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Poll: Virginians Support Drug Testing, Divided On Health

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A new poll of Virginia voters is out from Quinnipiac University this morning, showing how Virginians feel about a range of social issues from questions about children's health and school issues to mandatory drug testing for recipients of social services. More than 1,500 voters were surveyed, and while they were split on some issues -- some generated support across the board.

Mandatory HPV vaccinations for girls

Half of Virginia's registered voters, 50 percent, support repealing a law that requires that girls be vaccinated against the HPV virus before entering sixth grade, while 42 percent want the law to remain on the books. If you break it down by gender, 54 percent of women want the law gone, while 46 percent of men support the repeal.

In 2007, Virginia became the first state in the nation to require that young girls be vaccinated for HPV, a virus that can lead to cervical cancer and whose deadliest strains are transmitted sexually.

Education issues prove divisive

During the same survey conducted last week, 1,500 registered voters were asked if it should be easier to fire public school teachers. Of those who responded, 49 percent said yes and 41 per cent said no. As far as allowing schools to begin classes before Labor Day, 57 percent of voters were in favor and 35 percent were not.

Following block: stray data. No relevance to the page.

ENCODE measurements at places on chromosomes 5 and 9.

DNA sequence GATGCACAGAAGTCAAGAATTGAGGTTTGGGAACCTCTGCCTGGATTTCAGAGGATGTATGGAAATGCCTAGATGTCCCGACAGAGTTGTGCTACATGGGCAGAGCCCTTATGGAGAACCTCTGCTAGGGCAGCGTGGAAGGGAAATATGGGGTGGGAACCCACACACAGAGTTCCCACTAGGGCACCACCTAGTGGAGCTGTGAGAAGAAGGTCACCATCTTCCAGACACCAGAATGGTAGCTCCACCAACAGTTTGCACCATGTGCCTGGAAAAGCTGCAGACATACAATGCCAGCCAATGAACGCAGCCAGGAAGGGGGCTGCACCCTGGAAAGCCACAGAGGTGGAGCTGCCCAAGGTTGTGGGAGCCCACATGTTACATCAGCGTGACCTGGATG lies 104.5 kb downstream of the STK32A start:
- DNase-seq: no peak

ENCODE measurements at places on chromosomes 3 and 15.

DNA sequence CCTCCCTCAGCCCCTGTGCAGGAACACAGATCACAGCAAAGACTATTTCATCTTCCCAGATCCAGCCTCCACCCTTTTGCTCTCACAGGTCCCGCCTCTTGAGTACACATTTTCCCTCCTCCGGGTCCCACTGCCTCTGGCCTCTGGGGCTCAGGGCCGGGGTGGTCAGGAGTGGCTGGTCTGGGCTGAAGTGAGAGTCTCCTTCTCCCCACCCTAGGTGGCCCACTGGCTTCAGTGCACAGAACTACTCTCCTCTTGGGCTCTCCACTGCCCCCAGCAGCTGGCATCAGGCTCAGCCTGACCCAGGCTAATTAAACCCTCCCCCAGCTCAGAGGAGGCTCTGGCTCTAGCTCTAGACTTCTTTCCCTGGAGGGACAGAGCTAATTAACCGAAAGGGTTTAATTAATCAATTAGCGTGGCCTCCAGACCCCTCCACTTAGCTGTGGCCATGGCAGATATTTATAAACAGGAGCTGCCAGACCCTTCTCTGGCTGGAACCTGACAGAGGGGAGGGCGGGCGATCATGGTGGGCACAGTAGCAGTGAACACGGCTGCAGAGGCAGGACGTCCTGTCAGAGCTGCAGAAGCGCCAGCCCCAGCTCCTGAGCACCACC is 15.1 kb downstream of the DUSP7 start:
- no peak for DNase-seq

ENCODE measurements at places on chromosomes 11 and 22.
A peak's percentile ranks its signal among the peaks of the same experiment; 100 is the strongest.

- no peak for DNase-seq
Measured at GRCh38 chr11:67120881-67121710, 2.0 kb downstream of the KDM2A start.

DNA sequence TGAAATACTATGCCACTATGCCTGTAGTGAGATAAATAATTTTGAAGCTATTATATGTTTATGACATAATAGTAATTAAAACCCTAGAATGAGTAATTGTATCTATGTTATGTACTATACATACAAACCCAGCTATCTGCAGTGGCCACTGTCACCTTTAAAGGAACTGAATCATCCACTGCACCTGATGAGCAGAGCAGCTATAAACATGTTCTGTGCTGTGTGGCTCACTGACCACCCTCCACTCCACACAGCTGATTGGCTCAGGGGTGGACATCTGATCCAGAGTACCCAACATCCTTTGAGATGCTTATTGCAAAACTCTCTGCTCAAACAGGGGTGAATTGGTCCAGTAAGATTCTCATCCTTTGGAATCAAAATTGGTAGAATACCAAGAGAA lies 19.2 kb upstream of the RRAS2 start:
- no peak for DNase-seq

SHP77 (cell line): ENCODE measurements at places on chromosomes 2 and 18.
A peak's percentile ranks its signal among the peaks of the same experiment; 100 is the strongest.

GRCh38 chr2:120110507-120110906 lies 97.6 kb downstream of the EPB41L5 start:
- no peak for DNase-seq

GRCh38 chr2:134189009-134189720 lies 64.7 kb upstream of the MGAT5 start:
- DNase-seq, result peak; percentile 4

Mandatory drug testing

Virginia is one of 30 states around the country currently considering legislation to mandate drug testing for people receiving assistance from the state. Poll data shows that this is a measure that residents of the commonwealth can get behind, with 76 percent of registered Virginia voters supporting drug tests for state welfare recipients.

Broken down by race, white voters support the testing by 77 percent, while black voters support testing by 68 percent. In fact, researchers say there is strong support among all party, income, religious and age groups for testing as a precondition for getting and keeping welfare.

Virginia lawmakers are considering implementing such testing. There are about half a dozen Republican-sponsored bills currently making their way through the legislative process that would require testing  of both welfare and unemployment recipients for illegal drug use.


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